Before we resume our surveys of local highways histories, some comments relatingto the now defunct County of Middlesex may be of interest to the reader.  TheDomesday Book divided the County into six areas called 'Hundreds' which weredesignated as Edmonton, Gore, Ossulstone, Eithome, Hounslow and Spelthome.

Harrow is situated in the Gore hundred.  Within these hundreds many residentialareas have developed both in the form of municipal townships and privately-builtestates but relatively few of the highways have been designated as roads orstreets.  They are more frequently described as avenues, closes, rows, ways,drives or lanes.  This rather rural approach to the description of suburban high-ways has helped to preserve the medieval nature of this very historical old County.

Although Middlesex could never boast the majestic scenery of some neighbouringcounties, her share of the Thames and the pleasant eastern ridge of gentle hillswhich stretch from Ealing in the South, through Harrow to Stanmore and Edgware,were features which attracted an elite, well-to-do populace from London in theMiddle Ages and continued on through Victoria's reign and into the first twodecades of this century.  Many fine houses were built by these wealthy inhabitants,typical of which is the Jacobean mansion at Swakeley's (now a sports centre forPost Office staff).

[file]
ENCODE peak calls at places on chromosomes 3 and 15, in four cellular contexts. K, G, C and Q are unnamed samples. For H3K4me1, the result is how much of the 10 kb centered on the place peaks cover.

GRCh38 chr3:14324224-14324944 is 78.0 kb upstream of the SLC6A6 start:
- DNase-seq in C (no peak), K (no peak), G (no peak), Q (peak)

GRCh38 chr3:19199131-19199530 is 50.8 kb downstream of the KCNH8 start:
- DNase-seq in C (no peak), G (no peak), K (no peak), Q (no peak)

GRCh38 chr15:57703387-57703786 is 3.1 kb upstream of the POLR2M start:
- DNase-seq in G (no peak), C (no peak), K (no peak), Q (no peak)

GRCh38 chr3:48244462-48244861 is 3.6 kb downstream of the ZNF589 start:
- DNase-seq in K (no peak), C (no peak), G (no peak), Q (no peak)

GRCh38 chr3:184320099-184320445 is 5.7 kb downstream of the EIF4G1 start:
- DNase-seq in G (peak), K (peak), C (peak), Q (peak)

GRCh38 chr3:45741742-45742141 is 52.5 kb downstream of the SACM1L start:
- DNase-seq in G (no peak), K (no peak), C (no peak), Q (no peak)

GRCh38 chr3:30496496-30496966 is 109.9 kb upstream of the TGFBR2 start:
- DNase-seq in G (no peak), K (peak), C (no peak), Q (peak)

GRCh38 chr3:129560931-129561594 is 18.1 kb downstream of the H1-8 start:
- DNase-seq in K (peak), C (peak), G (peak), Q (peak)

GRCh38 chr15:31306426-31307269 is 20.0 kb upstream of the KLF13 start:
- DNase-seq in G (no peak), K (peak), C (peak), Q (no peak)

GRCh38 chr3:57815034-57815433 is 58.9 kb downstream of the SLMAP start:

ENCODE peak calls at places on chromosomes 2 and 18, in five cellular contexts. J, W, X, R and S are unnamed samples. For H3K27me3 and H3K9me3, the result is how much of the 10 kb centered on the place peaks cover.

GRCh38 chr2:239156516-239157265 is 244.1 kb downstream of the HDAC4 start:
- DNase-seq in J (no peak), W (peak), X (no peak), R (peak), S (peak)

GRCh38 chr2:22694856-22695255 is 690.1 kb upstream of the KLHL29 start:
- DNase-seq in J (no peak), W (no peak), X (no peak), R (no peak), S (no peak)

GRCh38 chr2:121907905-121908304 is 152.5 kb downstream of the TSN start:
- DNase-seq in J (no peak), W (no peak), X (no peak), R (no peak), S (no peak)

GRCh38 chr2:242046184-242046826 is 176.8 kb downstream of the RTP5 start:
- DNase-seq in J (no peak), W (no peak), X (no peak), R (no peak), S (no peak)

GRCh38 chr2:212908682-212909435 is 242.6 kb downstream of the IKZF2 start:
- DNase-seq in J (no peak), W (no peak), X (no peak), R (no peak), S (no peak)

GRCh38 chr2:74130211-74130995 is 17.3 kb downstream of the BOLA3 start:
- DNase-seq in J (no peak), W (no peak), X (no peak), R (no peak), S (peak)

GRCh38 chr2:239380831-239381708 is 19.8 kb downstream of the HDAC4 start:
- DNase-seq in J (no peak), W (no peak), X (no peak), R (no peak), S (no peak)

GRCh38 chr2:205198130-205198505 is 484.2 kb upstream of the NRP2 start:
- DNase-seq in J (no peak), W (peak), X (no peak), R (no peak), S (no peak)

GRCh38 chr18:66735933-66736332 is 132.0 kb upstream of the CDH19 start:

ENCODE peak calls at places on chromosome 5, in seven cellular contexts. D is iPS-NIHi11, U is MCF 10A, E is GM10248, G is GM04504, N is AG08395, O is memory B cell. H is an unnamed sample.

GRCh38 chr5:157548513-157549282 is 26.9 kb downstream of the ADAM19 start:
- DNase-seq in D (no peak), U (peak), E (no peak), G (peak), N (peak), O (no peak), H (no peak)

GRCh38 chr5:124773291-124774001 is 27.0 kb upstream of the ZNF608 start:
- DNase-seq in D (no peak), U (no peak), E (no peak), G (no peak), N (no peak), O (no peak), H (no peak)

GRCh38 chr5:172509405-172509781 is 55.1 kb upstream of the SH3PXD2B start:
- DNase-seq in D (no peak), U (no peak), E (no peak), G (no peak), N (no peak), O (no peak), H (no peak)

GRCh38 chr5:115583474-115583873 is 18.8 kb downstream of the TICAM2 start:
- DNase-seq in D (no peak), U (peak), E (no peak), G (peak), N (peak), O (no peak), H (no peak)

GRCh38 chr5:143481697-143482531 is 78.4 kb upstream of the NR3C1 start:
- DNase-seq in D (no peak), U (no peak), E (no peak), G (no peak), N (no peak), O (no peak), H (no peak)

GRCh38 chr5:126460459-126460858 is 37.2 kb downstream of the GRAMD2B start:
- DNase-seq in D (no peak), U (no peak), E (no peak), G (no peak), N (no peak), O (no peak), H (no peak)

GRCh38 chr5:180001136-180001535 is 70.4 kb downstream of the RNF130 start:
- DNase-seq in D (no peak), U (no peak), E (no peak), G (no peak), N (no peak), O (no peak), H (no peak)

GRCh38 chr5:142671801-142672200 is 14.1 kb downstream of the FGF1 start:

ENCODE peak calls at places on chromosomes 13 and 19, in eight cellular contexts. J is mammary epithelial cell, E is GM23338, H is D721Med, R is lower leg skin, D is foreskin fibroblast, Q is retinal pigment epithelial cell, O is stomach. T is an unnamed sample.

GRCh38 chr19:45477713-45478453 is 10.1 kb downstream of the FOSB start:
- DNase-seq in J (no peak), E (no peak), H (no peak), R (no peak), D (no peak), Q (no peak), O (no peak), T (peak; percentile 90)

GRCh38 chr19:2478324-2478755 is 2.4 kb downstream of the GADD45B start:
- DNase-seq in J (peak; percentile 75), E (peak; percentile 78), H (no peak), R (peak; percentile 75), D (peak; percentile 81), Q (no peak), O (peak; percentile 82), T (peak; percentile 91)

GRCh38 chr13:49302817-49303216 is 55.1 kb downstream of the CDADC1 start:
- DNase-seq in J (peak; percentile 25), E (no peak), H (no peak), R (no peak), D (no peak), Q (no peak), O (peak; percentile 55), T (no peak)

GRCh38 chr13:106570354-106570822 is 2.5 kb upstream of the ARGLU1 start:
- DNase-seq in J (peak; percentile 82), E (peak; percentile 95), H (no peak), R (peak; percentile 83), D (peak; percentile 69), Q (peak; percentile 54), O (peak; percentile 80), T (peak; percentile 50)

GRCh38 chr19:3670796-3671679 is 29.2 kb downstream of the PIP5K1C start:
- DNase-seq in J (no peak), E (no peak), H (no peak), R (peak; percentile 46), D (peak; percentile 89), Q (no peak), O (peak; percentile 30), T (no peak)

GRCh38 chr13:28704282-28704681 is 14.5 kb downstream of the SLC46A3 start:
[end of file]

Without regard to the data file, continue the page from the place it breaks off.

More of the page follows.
For many decades the flat land to the westward side of Middlesex had provided idealfacilities for an extensive trade in market gardening and the County also suppliedthe capital with corn, livestock and hay.  The heavy clay ground did however tendto hamper progress and the parishes remained mainly rural and somewhat backwarduntil the 19th century.  As the railways advanced the countryside gradually recededand with the suburb an is at ion of Middlesex in the early 1930's families of moremoderate means moved into the County in large numbers and the one-time nurserieswere replaced by modern smoke-free factories.